“He is a Steinway artist,” the nominators proclaimed.

“Treating the community to great music well-played is nothing new for Bruce Murray. During almost ten years in Oxford, he has presented numerous free public concerts, both on the Miami campus and at the Arts Center. His generosity in sharing his great talent is exemplary,” the Michaels wrote. “During the past twelve months, the Musical Snacks have been a very special treat indeed.”

Ann Whelpton

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Ann Whelpton

Credit: Submitted photo

Ann Whelpton

Credit: Submitted photo

Combined ShapeCaption
Ann Whelpton

Credit: Submitted photo

Credit: Submitted photo

Ann Whelpton was recognized as a Citizen of the Year in 2014 for her efforts in laying the groundwork for the Oxford VillAGE Network which has continued and grown since that start as Age Friendly Oxford.

The relationship of the Age Friendly Oxford and AARP has provided a great deal of assistance and support in skills training for those involved in the effort, under Whelpton’s leadership.

The selection of Whelpton as a Citizen of the Years in 2021 is a tribute to the work she has put in encouraging others to be involved with making the city more hospitable to the aging population and looking at various ways to accomplish that.

“Through her efforts of over four to five years in developing Age Friendly Oxford, she has demonstrated a steadiness of purpose and singular focus on the needs of elderly persons in greater Oxford. Her understanding of the multiple dimensions of the needs of the elderly has taken the form of the study of multiple ‘domains’ of living,” explained Steve Dana in his nomination of her to receive the recognition. “Examples of the domains are transportation, housing, communications, social inclusion and civic engagement.”

The nomination cited the “strength of her vision” to explain Whelpton’s ability to gather talented professionals together in carrying out the work. Dana cited cooperating efforts from the Miami University’s Scripps Institute as well as citizen volunteers with their study of aging issues have brought about the growth of Age Friendly Oxford.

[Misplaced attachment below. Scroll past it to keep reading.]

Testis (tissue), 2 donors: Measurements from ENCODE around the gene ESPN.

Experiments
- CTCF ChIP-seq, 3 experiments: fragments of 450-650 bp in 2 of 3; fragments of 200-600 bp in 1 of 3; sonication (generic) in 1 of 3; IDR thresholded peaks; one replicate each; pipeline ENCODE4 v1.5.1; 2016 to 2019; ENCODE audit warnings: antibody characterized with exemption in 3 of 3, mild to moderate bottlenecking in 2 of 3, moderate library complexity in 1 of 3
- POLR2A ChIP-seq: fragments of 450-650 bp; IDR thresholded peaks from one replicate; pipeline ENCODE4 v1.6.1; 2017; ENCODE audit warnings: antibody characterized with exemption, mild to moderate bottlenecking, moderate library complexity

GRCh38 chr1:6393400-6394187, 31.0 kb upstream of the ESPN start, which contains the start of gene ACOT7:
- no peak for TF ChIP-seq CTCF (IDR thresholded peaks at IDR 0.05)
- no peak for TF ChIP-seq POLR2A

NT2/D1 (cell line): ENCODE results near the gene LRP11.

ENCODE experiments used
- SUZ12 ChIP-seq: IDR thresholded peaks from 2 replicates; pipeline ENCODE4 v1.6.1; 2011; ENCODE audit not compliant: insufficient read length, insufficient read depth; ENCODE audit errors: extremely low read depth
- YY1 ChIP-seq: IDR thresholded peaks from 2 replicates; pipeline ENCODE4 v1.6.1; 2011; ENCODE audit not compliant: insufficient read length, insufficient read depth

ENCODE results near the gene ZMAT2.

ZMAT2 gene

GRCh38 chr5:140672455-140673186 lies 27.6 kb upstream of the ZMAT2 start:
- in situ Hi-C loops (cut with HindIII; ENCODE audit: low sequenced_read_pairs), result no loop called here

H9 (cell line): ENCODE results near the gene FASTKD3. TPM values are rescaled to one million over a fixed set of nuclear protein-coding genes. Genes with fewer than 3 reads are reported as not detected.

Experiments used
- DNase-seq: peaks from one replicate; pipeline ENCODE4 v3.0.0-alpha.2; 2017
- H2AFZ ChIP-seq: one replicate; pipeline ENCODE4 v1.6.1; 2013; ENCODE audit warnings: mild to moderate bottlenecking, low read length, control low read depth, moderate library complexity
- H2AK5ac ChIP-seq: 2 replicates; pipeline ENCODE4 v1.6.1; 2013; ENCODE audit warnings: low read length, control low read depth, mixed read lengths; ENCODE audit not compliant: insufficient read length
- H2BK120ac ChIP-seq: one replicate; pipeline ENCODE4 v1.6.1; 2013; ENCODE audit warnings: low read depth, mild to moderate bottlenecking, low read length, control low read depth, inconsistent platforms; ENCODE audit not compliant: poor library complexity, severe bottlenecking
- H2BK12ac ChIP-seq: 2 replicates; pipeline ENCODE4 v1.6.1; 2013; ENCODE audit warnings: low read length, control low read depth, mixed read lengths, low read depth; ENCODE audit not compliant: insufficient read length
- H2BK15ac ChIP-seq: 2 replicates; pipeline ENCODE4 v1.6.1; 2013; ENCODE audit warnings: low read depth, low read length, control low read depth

“Ann’s leadership has shown itself in the close relationship that Age Friendly Oxford has formed with AARP, which provides support and skills training,” he wrote. “Ann, with the city, has headed up the effort to persuade developers of affordable housing to bid on development here. Episcopal Retirement Homes is working with a developer whose efforts, if funded, will give Oxford exactly what many have urged for a considerable number of years. Here is an effort where Ann supports the efforts of the City of Oxford to meet basic needs of its citizens.”

That work has also included recruiting national experts on senior housing to assist with floorplan and space design.

The VillAGE Network was formed in 2014 following a day-long community meeting in which residents considered those domains and brainstormed ways conditions could be improved to better the lives of older residents.

The story about her 2014 recognition stated, “Local work in that area has been underway in various degrees in recent years, but a forum in late 2013 brought those questions more into the open and led to the formation of the Oxford VillAGE Network in early 2014. Moving that effort was the work of many people, but Ann Whelpton has contributed much to the effort and that is being recognized by her selection as one of the Citizens of the Year.”

That led to the 2017 development of Age Friendly Oxford.

It was also noted that Whelpton has previously served on the board of Oxford United Way and including time as president.

CUTLINES:

Valerie Elliott

Brue Murray

Ann Whelpton